University of Kansas

KU's Henry not looking to do more

LAWRENCE — Some of the best freshmen over the years have made their names by leading their teams deep into March with big scoring nights and eye-popping numbers. Undoubtedly, that will be the task ahead for Kentucky freshman John Wall if the Wildcats are to reach their potential, just as it was for Carmelo Anthony at Syracuse and Derrick Rose at Memphis, to name a few.

But what about Kansas' Xavier Henry? Is the Jayhawks' second-leading scorer ready to explode under the spotlight of this tell-all month? KU senior Sherron Collins was introduced to this premise and clearly gave it some thought before answering. He seemed to think it was the wrong kind of question regarding Henry.

"I think Xavier's gonna play good," Collins said. "Breaking out... I think he's been fine. He's scoring the ball well and doing a lot of things for us, rebounding the ball, getting offensive rebounds. He's just helping us from every element on the floor. As long as he keeps playing the way he's been playing, we'll be all right."

In other words, Collins believes that Henry has already settled into his proper role for the top-ranked Jayhawks. They have enough talent in Bill Self's eight-man rotation that no player should need to break out regardless of whether Henry is capable of an explosion or not.

Certainly, Collins' response suits Henry just fine. Ever since he arrived on campus as the most-anticipated Kansas freshman since Wilt or Danny, Henry has tried to blend in as best he can.

"Since I got here, I've learned a whole bunch about the team concept and learned to play on both ends," Henry said. "I really grew as a player, so I just want to showcase all those skills and talents at the end."

Notice Henry used the past tense of the word grow. Barring a surprise decision to come back to school for his sophomore season, Henry's time spent growing his game in Lawrence is coming to a close. Henry was the first true one-and-done recruit that KU coach Bill Self has brought to campus, and the experiment has been beneficial for both sides.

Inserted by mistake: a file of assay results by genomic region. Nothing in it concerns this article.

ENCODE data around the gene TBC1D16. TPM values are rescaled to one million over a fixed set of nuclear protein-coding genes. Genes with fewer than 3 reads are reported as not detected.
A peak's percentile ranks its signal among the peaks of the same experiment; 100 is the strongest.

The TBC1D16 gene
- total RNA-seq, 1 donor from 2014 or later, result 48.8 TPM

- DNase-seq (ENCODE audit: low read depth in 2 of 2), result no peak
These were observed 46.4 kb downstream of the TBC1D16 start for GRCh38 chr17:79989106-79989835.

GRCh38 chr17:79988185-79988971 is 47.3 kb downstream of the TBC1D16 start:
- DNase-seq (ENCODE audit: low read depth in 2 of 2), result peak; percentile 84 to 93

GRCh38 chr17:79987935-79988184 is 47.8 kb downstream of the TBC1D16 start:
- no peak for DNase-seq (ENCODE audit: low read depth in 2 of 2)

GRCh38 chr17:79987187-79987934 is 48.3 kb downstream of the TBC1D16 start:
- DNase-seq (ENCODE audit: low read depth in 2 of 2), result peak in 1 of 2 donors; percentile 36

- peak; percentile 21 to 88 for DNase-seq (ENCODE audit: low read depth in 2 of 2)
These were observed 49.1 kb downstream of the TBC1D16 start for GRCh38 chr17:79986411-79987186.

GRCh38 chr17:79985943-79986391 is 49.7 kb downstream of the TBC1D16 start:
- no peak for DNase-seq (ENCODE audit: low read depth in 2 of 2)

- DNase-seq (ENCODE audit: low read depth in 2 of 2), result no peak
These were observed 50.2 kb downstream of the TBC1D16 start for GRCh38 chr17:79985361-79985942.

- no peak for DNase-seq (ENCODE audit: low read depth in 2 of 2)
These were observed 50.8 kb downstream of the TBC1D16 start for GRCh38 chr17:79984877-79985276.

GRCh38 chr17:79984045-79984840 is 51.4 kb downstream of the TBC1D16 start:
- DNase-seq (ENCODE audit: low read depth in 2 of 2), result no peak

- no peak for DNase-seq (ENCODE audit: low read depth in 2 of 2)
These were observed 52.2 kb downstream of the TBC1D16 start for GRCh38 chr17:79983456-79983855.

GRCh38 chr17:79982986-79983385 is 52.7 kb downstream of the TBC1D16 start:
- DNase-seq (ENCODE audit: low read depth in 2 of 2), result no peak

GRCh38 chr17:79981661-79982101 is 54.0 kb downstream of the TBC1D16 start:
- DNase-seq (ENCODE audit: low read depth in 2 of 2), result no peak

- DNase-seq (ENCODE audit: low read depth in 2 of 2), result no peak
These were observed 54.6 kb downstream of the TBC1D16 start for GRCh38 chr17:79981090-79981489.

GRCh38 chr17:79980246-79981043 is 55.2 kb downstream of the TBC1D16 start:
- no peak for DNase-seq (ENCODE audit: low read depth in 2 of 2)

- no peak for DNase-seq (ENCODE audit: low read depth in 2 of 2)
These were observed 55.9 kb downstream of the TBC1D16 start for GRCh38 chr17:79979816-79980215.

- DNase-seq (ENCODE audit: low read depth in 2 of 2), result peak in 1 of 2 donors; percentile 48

Getting Henry to switch from Memphis to Kansas after John Calipari left for Kentucky meant that Self would have a natural scorer on the wing — something he didn't have in 2008-09 after Brandon Rush left a year early for the NBA.

Henry started off hot, scoring in double figures in his first 11 games and leading the Jayhawks in scoring. He then cooled considerably during the start of Big 12 play, going five straight games in the single digits. It was at that point that Henry realized he had to impact the game in other ways.

"That definitely opened my eyes to new things," Henry said. "I don' t think it was really that tough for me. People probably thought it was because of how I play and they know I like to score. But I just kept my mind focused on doing everything else, so I was always feeling productive."

Sure enough, Henry ran off seven-straight double-figure performances to start the second half of league play. He finished the season averaging 13.9 points, 4.2 rebounds and 1.5 steals (for perspective, Rush averaged 13.3 points, 5.1 rebounds and 0.8 steals in 2008).

"There was no point in time where I doubted myself or anything," Henry said. "I always knew I'd come back."

With 65 points the rest of the way, Henry would pass Danny Manning (496) as the top KU freshman total point scorer in a season (Manning averaged 14.6 a game in 1985).

But Henry doesn't appear to be gunning for anything other than nine more victories for Kansas.

"It's gonna be a fun and exciting time for the whole team," Henry said. "It'll be a great atmosphere. We know what we've been working for this whole year, saving up for now. That's what we're gonna put our energy into."